Steelers News

Villanueva Used Pro Bowl Trip To Continue To Pay It Forward For Service Members And Families

Well before he signed a lucrative new four-year contract just prior to his participation in training camp this summer, Pittsburgh Steelers left tackle Alejandro Villanueva already had a penchant for ‘paying it forward’ so to speak, using his newfound resources as a well-paid professional football player to aid and support those that he worked with, either physically or metaphorically, in the armed forces.

This is something that I wrote about back in the spring, and was a topic of conversation when he appeared on Adam Schefter’s podcast. He liked to fly veterans out to games, eat meals with them, and generally give them an NFL experience that they otherwise would not have.

At the time, he said that he was proud to be “able to say at least I’m keeping these people in mind, all the NFL attention that I could be getting right now is at least being shared with the real heroes, the guys who served with me and are getting no recognition for their service”.

This came while he was making the NFL equivalent of minimum wage. Since that interview, he signed a four-year, $24 million contract that included $6.5 million as a signing bonus with a $1.5 million base salary, giving him a total payout of $8 million upfront.

He said during the aforementioned interview that he would like to do more, and that the more opportunity he is given, the more that he plans to do. He also made his first Pro Bowl this season, and he did use that as an opportunity to do more.

As Drew Brooks of Stars and Stripes wrote recently, the NFL and Villanueva worked with the TAPS organization—the Tragedy Assistance Program for Survivors—to help bring the families of slain soldiers out to Orlando for an experience, including a trip to Disney World.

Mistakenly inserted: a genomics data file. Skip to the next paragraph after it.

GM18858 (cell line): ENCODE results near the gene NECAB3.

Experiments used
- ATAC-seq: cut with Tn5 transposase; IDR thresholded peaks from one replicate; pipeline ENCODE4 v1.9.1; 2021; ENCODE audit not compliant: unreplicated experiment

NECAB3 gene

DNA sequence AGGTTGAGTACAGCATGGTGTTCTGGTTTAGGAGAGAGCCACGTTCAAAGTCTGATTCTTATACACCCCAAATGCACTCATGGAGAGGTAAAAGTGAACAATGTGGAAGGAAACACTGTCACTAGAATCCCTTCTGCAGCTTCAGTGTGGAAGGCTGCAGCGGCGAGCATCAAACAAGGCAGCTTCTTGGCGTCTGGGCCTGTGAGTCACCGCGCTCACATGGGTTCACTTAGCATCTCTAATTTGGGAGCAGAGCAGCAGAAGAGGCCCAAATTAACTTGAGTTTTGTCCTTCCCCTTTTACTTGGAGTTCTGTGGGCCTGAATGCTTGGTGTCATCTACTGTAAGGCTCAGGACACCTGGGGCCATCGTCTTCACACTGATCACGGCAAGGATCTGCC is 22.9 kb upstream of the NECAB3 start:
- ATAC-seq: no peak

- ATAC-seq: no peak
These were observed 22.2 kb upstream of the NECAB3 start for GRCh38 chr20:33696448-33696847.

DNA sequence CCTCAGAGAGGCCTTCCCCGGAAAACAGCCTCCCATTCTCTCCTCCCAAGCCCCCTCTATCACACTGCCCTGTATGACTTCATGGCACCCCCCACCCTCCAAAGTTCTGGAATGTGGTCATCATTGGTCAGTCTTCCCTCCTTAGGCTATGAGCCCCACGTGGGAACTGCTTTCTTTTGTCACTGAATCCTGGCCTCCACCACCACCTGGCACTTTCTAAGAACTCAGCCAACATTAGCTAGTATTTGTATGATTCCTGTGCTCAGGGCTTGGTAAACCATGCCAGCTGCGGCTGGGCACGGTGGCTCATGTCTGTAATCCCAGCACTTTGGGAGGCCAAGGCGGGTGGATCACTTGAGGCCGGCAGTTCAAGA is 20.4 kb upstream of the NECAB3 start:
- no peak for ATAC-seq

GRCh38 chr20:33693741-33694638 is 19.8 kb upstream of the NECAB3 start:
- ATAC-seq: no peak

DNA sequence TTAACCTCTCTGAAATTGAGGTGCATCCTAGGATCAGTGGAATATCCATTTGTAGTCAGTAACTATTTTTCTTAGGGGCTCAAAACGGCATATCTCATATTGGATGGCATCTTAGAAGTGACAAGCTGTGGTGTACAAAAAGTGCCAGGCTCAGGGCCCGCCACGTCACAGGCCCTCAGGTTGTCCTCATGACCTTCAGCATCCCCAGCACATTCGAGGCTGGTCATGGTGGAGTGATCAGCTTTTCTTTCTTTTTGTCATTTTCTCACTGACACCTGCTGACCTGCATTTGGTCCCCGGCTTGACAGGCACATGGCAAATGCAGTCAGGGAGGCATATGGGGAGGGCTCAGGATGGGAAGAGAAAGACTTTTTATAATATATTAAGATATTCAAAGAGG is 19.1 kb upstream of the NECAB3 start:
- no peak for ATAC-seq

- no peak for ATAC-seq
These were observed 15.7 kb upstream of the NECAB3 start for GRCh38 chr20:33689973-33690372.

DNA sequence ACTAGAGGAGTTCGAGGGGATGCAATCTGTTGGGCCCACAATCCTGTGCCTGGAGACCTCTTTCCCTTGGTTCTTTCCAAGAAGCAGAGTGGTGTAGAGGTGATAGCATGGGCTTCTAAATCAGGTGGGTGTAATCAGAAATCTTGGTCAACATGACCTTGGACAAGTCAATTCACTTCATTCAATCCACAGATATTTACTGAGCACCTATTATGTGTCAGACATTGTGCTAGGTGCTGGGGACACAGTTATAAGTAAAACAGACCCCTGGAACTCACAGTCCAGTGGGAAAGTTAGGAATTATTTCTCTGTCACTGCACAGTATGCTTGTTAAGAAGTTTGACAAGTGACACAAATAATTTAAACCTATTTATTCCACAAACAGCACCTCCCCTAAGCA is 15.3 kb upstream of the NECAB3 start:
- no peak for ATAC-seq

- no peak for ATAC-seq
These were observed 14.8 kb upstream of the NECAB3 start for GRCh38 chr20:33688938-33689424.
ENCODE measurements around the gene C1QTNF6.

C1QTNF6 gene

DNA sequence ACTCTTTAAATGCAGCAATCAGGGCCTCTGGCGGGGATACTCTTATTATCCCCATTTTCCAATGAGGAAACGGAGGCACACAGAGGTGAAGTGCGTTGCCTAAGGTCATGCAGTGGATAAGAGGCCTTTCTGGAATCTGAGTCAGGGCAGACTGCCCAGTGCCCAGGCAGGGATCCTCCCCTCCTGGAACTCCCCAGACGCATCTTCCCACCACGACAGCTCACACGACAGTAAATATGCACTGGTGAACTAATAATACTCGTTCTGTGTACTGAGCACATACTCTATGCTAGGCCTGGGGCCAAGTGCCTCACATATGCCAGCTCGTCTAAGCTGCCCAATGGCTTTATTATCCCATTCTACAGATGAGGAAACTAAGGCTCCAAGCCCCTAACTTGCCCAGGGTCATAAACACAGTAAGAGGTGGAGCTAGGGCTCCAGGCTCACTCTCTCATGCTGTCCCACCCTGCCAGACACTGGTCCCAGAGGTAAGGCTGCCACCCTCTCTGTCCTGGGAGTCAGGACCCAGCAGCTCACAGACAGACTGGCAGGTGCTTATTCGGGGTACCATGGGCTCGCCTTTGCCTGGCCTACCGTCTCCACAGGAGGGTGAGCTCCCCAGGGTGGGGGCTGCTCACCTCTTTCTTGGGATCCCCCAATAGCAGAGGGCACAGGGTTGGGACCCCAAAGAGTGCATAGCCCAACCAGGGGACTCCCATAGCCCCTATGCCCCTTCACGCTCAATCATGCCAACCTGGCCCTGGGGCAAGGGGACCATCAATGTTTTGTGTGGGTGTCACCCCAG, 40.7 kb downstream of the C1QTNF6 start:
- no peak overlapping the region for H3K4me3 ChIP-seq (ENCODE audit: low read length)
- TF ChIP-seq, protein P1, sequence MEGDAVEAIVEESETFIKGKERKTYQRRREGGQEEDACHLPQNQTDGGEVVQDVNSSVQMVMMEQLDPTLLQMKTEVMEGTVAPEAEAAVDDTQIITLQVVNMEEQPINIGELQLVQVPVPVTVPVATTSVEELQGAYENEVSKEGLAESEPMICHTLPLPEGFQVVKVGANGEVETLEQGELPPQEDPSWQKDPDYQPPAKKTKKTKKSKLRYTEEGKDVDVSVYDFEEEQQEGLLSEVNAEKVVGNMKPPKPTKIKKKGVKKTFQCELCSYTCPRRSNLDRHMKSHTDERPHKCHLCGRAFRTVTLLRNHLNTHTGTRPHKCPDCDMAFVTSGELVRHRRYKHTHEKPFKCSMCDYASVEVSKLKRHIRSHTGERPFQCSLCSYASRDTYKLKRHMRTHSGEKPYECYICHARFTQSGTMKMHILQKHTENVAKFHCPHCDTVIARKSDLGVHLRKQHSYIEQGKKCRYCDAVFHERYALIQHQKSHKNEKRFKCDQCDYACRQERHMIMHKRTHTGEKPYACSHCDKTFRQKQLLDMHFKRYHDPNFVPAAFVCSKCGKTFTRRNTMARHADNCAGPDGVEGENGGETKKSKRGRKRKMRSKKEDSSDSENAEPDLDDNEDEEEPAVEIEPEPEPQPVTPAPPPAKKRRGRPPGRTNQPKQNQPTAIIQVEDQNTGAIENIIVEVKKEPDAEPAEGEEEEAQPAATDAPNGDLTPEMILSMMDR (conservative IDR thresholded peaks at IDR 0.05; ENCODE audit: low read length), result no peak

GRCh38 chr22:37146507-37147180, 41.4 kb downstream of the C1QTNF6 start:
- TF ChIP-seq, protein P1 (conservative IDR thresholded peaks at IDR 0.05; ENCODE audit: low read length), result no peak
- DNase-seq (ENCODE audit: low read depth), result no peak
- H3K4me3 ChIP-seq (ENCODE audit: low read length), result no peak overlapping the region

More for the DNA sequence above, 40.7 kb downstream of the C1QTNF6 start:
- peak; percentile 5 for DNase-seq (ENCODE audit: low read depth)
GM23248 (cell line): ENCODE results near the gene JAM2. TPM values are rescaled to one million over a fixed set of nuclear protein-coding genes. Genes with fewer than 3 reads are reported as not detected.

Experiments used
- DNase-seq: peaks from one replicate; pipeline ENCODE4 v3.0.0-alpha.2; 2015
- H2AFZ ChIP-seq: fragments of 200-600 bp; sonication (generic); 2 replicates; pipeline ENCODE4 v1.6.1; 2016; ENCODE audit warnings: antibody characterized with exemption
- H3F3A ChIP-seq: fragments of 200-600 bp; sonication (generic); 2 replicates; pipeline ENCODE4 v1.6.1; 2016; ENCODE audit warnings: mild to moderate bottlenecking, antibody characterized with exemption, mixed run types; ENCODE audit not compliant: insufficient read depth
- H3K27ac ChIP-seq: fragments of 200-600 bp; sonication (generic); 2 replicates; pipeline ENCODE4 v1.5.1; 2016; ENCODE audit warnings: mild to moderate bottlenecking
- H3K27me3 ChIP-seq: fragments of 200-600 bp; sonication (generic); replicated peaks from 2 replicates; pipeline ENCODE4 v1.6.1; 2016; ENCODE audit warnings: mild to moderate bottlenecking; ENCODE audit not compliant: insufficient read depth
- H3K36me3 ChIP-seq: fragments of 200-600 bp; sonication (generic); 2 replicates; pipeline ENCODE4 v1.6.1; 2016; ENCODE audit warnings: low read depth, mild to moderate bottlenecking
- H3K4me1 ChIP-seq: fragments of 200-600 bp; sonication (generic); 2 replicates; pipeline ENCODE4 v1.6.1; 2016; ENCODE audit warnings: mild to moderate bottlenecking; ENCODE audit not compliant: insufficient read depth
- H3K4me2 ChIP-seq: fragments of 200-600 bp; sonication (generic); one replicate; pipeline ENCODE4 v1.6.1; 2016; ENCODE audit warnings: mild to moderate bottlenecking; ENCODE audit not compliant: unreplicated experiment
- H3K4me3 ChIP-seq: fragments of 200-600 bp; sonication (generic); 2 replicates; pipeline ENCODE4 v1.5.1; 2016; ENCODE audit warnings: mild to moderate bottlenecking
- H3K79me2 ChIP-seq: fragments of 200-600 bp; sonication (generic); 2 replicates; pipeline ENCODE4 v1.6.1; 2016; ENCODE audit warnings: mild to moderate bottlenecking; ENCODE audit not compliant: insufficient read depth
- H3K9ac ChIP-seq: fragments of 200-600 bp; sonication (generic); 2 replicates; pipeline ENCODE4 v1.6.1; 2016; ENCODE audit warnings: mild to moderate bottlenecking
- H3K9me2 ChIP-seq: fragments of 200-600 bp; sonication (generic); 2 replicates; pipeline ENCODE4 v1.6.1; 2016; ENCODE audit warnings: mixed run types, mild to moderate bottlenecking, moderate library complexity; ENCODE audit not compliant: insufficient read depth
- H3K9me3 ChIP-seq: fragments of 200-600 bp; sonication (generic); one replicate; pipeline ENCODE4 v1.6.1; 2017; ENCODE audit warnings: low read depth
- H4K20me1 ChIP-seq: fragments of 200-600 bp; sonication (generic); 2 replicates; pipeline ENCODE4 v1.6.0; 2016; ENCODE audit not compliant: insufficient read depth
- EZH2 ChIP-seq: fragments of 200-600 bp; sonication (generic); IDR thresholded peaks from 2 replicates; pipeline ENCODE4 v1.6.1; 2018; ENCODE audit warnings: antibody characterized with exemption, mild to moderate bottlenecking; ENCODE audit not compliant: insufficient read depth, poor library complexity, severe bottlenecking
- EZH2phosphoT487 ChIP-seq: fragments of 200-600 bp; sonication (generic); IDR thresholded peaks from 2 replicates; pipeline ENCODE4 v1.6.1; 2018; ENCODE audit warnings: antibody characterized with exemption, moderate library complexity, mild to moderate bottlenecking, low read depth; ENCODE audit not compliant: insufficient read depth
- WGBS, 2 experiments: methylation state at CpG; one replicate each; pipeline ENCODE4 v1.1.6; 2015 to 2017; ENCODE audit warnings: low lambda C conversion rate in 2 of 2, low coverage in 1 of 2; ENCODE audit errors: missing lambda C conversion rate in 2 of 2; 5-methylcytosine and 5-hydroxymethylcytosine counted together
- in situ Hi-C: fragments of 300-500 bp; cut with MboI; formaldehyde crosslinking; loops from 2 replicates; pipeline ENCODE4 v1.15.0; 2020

I suppose that anybody reading this is aware of the fact that Villanueva himself is an Army veteran, having served multiple tours of duty in active war zones, including as a Ranger, and has been decorated for his conduct as a result.

Needless to say, especially over the course of the past year, the 29-year-old has seen his profile raised dramatically. He was unintentionally thrust into the national spotlight courtesy of a Steelers kerfuffle in Chicago that ended up with him being viewed as a rebel patriot, and many even outside of football have since taken to him, helping land him in the top jersey sales list.

Villanueva’s dual life places him in unique and interesting circumstances and perspectives that few can fully relate to. He is not somebody that enjoys the spotlight, but when he has it, he aims to redirect it on others.

His participation in this TAPS event—and surely a number of unpublicized acts as he called it “now habitual” for him to eat with fellow soldiers prior to games—is part of his ongoing drive to give back to those who gave of themselves. It’s easy to see why he is so well-liked.

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